One stressor that comes up for a lot of people around the holidays (especially if you are health conscious) is all of the wonderfully yummy food choices that bombard us from October 31st until all the leftovers are finally gone probably sometime in January.

Having anxiety around eating can range from mild disturbance to full-on eating disorder and can negatively affect your mental health as well as get in the way of those lovely moments in life that are meant for you to enjoy.

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Dr. Gabrielle Fundaro, nutrition scientist and diet coach of Renaissance Periodization encourages clients to reframe their two weekly “cheat meals” each week to “free meals” or even better “treat” meals. Understanding that you deserve the balance of having a few meals that are purely for enjoyment can help get you through those episodes of stale green Christmas tree cookies in the breakroom while you diligently get your veggies in.

Many people simply give in to an all or nothing mentality with holiday eating, skipping exercise sessions and indulging at every opportunity then shaming themselves after. Remember that you can choose to start or stop eating at any point that you realize it is not serving you, so if you are eating something that feels like it is not worth the extra calories, put it down, there is no rule that says you must finish. Also if you feel you are over-restricting to save calories for Thursday, and you feel hungry, let yourself eat more. Sometimes people even punish themselves with excess exercise after a big eating day.  

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“There are different schools of thought on this, so it’s really about your reasoning,” says Fundaro of a post “treat” exercise session. “If you’re doing it to celebrate your extra energy and hit some PR’s of some sort, totally go for it! If you’re doing it because you feel anxious or guilty, or like you need to undo/work off/compensate for your eating the day before, I’d recommend just doing your normal workout. Compensatory behaviors like that can really ingrain that cycle of restriction/purging after eating something ‘bad.’”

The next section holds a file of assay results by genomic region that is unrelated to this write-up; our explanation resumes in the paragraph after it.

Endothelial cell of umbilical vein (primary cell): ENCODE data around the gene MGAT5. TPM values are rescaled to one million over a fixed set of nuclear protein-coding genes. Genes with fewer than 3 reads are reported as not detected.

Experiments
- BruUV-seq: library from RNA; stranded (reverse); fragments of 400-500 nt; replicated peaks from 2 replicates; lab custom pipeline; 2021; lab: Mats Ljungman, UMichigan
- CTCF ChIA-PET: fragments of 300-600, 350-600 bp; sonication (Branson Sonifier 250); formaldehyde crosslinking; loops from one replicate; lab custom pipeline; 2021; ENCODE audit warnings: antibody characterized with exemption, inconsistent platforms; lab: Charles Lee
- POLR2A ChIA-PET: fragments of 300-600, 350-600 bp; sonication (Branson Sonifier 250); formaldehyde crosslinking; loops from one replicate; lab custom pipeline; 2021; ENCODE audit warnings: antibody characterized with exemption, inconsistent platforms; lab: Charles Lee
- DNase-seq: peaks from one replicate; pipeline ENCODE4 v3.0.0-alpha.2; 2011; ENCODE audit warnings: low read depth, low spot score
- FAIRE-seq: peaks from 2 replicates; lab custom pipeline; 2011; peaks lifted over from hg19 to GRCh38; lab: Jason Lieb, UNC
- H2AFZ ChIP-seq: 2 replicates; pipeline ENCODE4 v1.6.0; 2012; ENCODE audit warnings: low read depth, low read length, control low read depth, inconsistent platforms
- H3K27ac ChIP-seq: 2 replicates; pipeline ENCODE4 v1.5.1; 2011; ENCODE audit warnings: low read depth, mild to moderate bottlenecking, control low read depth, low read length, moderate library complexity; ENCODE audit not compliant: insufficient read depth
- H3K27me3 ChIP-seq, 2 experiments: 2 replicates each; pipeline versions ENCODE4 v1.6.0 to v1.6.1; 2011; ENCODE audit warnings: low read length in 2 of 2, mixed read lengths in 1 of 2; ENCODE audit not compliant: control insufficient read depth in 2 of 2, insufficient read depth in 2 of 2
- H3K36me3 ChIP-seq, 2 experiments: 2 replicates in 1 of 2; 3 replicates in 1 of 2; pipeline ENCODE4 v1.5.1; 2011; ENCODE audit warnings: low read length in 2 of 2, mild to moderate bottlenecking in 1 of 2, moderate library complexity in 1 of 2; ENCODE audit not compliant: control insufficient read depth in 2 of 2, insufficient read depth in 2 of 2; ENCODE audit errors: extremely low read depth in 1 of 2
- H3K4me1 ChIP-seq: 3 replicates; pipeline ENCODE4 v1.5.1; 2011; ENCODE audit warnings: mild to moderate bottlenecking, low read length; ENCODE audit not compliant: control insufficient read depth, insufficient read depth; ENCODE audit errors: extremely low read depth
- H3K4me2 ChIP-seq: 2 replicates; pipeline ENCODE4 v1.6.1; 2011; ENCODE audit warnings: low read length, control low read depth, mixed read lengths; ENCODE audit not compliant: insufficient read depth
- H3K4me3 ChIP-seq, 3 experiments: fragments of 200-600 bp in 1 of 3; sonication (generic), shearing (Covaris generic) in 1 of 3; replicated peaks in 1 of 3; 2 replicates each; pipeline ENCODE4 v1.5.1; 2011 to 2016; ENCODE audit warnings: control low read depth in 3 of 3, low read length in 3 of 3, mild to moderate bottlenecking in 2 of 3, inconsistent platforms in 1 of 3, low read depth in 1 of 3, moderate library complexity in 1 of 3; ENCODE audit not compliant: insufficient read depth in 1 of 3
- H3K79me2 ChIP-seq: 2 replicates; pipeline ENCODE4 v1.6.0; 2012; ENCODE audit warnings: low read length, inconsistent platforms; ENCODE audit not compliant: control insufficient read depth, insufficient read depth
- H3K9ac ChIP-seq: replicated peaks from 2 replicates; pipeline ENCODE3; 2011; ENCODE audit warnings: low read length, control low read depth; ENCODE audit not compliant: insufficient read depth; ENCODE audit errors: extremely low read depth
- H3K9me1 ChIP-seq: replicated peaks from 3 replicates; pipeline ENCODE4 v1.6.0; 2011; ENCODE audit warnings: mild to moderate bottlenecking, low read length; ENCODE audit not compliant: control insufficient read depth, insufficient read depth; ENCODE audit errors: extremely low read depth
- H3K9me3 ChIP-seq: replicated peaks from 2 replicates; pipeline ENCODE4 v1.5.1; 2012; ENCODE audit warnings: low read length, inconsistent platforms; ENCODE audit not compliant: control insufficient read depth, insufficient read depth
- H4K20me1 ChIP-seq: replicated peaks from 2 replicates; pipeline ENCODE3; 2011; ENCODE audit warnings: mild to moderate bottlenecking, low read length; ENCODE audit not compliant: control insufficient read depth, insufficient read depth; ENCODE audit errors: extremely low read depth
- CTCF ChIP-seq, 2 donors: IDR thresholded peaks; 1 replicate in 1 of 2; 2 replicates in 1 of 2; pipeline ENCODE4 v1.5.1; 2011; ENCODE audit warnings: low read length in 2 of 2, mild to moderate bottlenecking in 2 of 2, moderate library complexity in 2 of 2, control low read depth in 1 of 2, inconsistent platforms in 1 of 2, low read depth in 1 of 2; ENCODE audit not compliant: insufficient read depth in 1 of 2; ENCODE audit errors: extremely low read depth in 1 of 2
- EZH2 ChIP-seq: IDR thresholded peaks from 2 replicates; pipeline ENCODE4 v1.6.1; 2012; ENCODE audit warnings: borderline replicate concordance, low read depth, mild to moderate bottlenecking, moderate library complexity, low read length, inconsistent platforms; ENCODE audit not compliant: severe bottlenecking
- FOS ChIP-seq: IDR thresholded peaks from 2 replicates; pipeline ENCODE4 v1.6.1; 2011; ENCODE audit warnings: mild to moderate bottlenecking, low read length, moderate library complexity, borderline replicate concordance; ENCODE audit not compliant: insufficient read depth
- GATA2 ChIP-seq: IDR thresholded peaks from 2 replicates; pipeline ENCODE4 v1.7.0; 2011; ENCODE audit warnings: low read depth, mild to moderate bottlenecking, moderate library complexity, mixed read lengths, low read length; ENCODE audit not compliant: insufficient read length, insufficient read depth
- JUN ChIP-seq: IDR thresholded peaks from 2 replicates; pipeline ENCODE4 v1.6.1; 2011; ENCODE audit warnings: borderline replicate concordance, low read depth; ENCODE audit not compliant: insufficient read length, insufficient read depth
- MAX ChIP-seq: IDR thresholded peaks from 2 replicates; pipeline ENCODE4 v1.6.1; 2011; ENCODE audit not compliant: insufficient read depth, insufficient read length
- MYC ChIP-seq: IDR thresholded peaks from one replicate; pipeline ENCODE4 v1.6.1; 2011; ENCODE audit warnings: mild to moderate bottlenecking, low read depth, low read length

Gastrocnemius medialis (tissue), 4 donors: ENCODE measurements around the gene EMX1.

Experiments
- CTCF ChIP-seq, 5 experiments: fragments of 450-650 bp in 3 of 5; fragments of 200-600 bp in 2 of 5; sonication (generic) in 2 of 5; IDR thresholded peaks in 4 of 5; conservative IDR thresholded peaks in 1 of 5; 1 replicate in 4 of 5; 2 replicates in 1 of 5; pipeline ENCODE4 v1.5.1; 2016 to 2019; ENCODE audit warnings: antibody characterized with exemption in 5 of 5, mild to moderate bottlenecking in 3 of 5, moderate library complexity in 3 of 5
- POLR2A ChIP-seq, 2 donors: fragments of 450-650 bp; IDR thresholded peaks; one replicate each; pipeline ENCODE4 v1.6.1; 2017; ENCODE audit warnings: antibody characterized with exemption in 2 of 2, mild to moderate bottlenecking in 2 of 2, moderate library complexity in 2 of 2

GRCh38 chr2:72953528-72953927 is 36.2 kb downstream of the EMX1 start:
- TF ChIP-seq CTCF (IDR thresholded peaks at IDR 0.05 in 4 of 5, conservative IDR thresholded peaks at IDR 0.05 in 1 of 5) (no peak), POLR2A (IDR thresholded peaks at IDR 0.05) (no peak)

Whatever you are celebrating, holidays tend to have culture-based comfort foods that get trotted out only once per year and are filled with good memories and made by loved ones. Viewing these foods as beautiful opportunities for greater connection can reframe the thoughts around these dishes.

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In that same train of thought, remind yourself that not every indulgence will really be worth all of the stress around it. Generic store-bought goodies from someone you don’t know well? Thoughtful, and definitely worth a thank you, but consider sharing these with others who will not stress about it. Your grandmother’s incredible pound cake you have been thinking about since the last holiday gathering? Go for it. Then plan for most of your normal meals to be healthy and continue your regular exercise routine throughout the season.

Also, avoid talking excessively about your holiday food choices with others unless asked. Conversations about calories around a festive dinner table tend to kill the good vibes and just makes you more focused on how “bad” you are being. Having a grateful attitude toward your ability to indulge while still staying healthy through your everyday habits will allow you to get through the big meals without so much stress.

You can follow Dr. Fundaro for more evidence-based, balanced nutrition advice @vitaminphd on Instagram.